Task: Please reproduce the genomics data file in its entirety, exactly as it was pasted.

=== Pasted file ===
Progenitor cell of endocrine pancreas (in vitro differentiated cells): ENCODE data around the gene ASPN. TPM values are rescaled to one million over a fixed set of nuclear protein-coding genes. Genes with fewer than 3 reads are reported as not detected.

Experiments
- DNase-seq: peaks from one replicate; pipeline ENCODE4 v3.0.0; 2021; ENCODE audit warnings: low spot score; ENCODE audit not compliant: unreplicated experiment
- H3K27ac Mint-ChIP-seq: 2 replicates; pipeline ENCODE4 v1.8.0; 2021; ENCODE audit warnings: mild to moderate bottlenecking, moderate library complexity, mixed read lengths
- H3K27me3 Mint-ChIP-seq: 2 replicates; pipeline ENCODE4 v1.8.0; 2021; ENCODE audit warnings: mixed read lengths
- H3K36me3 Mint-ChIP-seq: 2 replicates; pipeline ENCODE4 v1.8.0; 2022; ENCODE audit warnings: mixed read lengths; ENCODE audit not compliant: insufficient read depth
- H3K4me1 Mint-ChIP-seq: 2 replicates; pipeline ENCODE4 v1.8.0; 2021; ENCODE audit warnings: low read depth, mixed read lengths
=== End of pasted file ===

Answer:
Progenitor cell of endocrine pancreas (in vitro differentiated cells): ENCODE data around the gene ASPN. TPM values are rescaled to one million over a fixed set of nuclear protein-coding genes. Genes with fewer than 3 reads are reported as not detected.

Experiments
- DNase-seq: peaks from one replicate; pipeline ENCODE4 v3.0.0; 2021; ENCODE audit warnings: low spot score; ENCODE audit not compliant: unreplicated experiment
- H3K27ac Mint-ChIP-seq: 2 replicates; pipeline ENCODE4 v1.8.0; 2021; ENCODE audit warnings: mild to moderate bottlenecking, moderate library complexity, mixed read lengths
- H3K27me3 Mint-ChIP-seq: 2 replicates; pipeline ENCODE4 v1.8.0; 2021; ENCODE audit warnings: mixed read lengths
- H3K36me3 Mint-ChIP-seq: 2 replicates; pipeline ENCODE4 v1.8.0; 2022; ENCODE audit warnings: mixed read lengths; ENCODE audit not compliant: insufficient read depth
- H3K4me1 Mint-ChIP-seq: 2 replicates; pipeline ENCODE4 v1.8.0; 2021; ENCODE audit warnings: low read depth, mixed read lengths